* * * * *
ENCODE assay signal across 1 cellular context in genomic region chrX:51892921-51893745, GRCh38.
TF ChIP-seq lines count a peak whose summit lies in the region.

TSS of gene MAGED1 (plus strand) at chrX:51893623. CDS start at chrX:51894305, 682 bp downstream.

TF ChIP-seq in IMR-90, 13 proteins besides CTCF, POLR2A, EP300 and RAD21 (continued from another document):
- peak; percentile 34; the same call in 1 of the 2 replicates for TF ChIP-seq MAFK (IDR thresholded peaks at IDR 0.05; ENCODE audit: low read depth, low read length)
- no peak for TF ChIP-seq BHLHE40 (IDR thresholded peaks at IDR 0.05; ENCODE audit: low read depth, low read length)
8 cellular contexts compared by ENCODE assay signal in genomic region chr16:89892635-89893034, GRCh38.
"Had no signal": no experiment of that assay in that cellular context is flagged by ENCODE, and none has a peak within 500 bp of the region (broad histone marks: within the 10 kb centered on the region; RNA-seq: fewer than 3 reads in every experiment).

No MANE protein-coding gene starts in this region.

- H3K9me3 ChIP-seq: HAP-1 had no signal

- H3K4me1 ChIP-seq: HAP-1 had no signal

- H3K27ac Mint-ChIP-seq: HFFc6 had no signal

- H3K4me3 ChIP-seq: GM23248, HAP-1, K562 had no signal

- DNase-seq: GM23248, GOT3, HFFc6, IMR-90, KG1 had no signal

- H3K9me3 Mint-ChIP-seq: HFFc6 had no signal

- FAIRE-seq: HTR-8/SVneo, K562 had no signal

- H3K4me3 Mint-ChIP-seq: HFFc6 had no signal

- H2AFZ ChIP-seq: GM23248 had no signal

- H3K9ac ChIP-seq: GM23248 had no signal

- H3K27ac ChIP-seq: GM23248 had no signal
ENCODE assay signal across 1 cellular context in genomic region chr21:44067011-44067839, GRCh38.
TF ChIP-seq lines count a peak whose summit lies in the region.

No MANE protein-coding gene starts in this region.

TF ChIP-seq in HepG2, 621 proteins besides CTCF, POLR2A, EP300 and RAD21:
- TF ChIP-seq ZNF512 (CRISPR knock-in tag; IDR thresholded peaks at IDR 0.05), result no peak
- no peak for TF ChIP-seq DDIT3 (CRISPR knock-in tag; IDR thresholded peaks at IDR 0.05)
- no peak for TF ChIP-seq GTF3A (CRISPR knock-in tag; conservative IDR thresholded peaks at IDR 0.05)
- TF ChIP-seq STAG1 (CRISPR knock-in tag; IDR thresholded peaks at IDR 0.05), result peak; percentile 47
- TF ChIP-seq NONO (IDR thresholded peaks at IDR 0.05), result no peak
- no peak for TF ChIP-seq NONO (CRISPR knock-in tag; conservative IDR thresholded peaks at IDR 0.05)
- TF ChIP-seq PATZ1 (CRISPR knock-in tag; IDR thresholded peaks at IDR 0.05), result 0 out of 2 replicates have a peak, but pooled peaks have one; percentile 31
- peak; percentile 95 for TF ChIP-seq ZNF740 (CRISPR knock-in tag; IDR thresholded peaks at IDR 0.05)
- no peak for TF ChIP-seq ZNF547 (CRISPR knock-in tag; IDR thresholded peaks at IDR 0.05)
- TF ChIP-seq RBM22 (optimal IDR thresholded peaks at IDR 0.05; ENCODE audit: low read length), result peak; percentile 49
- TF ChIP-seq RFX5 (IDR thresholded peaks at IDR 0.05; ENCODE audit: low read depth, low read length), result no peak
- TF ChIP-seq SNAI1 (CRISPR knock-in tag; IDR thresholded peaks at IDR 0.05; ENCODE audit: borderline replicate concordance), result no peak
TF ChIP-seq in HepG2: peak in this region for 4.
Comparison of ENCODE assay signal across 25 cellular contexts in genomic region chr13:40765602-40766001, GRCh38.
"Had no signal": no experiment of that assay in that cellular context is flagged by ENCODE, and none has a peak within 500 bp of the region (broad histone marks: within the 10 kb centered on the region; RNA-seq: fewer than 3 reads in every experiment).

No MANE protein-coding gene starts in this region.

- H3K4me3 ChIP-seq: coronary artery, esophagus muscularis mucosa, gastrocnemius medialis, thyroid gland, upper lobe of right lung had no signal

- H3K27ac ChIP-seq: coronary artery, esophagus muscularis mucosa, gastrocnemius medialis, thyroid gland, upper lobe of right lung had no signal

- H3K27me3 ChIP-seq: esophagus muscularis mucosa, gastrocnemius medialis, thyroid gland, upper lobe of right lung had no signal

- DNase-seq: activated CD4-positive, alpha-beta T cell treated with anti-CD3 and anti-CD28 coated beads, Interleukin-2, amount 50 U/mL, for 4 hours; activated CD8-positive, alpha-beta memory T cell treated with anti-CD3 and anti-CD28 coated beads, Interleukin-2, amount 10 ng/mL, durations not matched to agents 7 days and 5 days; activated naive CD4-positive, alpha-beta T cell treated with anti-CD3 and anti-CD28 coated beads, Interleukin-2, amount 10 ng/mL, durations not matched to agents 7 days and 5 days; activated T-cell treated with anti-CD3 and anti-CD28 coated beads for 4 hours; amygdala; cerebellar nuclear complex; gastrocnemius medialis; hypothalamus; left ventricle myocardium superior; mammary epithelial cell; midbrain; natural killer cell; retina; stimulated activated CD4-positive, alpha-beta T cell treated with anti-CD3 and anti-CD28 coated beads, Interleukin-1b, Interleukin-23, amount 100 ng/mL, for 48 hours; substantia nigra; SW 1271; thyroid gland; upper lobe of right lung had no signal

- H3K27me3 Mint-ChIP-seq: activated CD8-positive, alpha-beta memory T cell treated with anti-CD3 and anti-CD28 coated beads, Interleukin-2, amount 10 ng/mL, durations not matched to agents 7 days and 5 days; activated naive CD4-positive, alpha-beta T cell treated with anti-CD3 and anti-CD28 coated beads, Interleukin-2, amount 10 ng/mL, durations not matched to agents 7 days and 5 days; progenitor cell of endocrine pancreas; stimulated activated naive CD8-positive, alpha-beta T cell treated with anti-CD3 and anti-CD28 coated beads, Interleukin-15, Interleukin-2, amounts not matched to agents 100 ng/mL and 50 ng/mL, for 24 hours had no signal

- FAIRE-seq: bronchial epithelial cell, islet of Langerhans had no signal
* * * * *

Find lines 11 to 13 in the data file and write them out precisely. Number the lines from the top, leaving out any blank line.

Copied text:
- H3K4me1 ChIP-seq: HAP-1 had no signal

- H3K27ac Mint-ChIP-seq: HFFc6 had no signal

- H3K4me3 ChIP-seq: GM23248, HAP-1, K562 had no signal